Audi Q6 e-tron prototype review
We get behind the wheel of Audi’s answer to the BMW iX3 – is this an electric car generational leap?
Audi has persisted in the UK electric car market with a quiet confidence; while the e-tron GT coupe certainly made us weak at the knees with its sleek lines, the Q4 e-tron and its larger Q8 e-tron sibling have remained somewhat under the radar, despite the former being one of the best-selling EVs in the UK so far in 2023.
So what’s in the middle of ‘4’ and ‘8’? If the UK education system hasn’t failed you entirely, you’ll know the next model to arrive in Audi’s gradually expanding electric car lineup is the new Q6 e-tron SUV, destined to rival the likes of the BMW iX3, Lexus RZ, Polestar 3 and, of course, the Tesla Model Y.
We’ve already managed to get our hands on a prototype to see whether this all-important model has what it takes to finally create some electric car headlines for Audi – a brand we feel is struggling to differentiate itself in the electric age, despite boasting a strong lineup of models.
First things first, it’s worth mentioning that the Audi Q6 e-tron sits on VW Group’s new Premium Platform Electric (PPE) architecture that’s also set to underpin the forthcoming electric Porsche Macan. At launch there will be two variants to choose from: the ‘regular’ e-tron 55 and the hot SQ6, producing 395bhp and 510bhp respectively from dual electric motors.
Both cars come fitted with a 100kWh battery that, according to Audi, will return a circa 370-mile range in the Q6 e-tron 55. Cheaper models with smaller batteries and less power, as well as a hot RS Q6 variant are almost certainly in the pipeline. With the Q6 boasting a maximum charging speed of 270kW; find a fast enough 350kW ultra-rapid public charger and Audi says a 10-80% top-up will take just half an hour.
Enough about facts and figures for now, what’s the new Audi Q6 e-tron like when you’re behind the wheel? Well, the first thing we noticed is that it feels much less heavy and lethargic than the lumbering Q8 e-tron, despite the Q6 being a pretty large car itself. Our winding route through the Faroe Islands prevented us from putting pedal to the metal, but it did showcase how quiet the electric motors are on the move – we did think the steering felt incredibly light and over assisted on both the e-tron 55 and SQ6, though.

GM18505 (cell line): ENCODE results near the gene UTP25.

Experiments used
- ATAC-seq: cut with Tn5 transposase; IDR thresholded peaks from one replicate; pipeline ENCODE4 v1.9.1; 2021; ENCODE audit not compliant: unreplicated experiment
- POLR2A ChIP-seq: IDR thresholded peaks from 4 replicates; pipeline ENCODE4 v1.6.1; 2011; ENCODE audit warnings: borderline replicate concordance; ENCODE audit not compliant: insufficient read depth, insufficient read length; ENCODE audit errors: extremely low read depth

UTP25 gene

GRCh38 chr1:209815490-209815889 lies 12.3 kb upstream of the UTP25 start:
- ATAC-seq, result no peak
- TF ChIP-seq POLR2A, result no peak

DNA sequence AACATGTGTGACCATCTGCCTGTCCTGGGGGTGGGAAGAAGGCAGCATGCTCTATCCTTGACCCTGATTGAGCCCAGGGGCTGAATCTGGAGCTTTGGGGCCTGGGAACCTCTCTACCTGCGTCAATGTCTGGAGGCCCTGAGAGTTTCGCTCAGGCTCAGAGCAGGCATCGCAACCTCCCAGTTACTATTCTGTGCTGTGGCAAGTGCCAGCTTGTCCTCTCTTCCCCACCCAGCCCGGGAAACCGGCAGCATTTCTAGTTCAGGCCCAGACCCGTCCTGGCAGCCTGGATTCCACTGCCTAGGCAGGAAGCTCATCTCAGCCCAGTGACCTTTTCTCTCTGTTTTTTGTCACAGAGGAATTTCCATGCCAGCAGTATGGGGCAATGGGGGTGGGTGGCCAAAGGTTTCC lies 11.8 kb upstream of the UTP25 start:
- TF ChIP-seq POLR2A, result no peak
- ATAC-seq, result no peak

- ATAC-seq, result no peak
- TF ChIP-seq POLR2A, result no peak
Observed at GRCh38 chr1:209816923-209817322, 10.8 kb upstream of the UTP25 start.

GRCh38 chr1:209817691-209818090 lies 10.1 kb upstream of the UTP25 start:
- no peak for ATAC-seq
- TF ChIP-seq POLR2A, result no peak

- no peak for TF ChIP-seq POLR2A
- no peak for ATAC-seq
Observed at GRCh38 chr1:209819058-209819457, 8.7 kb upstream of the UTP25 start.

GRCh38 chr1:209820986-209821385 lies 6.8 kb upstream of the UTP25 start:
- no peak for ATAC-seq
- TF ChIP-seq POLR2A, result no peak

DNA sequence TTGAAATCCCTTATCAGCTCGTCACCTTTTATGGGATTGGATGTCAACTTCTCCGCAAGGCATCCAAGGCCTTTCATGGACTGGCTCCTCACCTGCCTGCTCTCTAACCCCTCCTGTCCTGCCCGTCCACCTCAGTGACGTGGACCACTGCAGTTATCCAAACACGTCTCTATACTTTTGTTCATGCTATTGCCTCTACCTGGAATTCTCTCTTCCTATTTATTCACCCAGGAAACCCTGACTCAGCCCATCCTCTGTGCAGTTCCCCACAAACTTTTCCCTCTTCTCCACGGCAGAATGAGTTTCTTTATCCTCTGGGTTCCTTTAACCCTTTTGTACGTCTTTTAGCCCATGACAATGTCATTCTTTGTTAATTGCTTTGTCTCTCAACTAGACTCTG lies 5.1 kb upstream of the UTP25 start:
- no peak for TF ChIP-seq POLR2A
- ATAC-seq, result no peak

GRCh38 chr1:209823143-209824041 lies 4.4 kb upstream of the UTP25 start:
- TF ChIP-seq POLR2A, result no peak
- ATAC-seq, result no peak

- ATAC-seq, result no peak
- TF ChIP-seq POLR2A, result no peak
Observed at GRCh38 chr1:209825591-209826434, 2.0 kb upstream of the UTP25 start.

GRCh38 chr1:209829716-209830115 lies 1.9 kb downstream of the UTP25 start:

The Q4 and Q8 are both incredibly comfortable EVs and the new Q6 doesn’t stray from this trend; while the roads on the tiny Danish islands are much smoother than the pothole-strewn assault courses we call British streets, the electric Audi showcased an impressive level of comfort and refinement.
The German maker claims ‘best in-class’ brake feel – something that’s a big point of contention for EVs as regenerative braking can sometimes make the middle pedal feel squishy and over assisted. Not so in the Q6 e-tron, however, as there was a perfect amount of feedback and travel in the brake pedal – you won’t be using it much, though, as the one-pedal driving setup is so good.
Unfortunately the interior of the Audi Q6 e-tron was completely covered in camouflage during our time with it. We suspect the layers of covering conceal an all-new infotainment setup, no doubt with a revised version of Audi’s fantastic Virtual Cockpit digital instrument display. We could judge the amount of space on offer, however, which is plentiful; there’s acres of head and legroom in the rear, while the Q6’s boot shouldn’t be too far behind the 605 litres found in its bigger Q8 brother.
While the Audi e-tron GT is a real head turner, the rest of the maker’s electric lineup is pretty subtle in terms of exterior design – and the same seems to be the case for the new Q6. Trying to look past the wacky camo wrap we could see the mid-size Audi SUV will get a fancy new lighting setup. This utilises 360 individual OLED units arranged into triangular elements that pulse as you travel along. Audi has previously dubbed itself the ‘brand of lighting’ and this fancy setup certainly seems to be the party piece of the new Q6, with drivers able to select one of several light signature presets.
Prices will probably be confirmed shortly after the Audi Q6 e-tron’s official launch, which our sources tell us will take place towards the end of this year. However, given the Q6 will slot between the Q4 and Q8 e-tron models in the Audi EV SUV lineup, a starting price of around £65,000 seems likely – a sleeker Sportback model is sure to follow shortly after launch, demanding a small premium over the regular SUV.
Audi Q6 e-tron verdict
We can’t yet give a definite judgement on the new Audi Q6 e-tron, but what we can say is that initial impressions seem to indicate it’ll give the German maker a big boost in this current EV arms race. A strong claimed range figure is certainly appealing, but combine this with a comfortable ride and the promise of next-level tech and rivals like the BMW iX3 may have some serious competition on their hands. The Q6 looks to be a fine addition to Audi e-tron EV lineup and we’re excited to try the production car when it finally arrives early next year.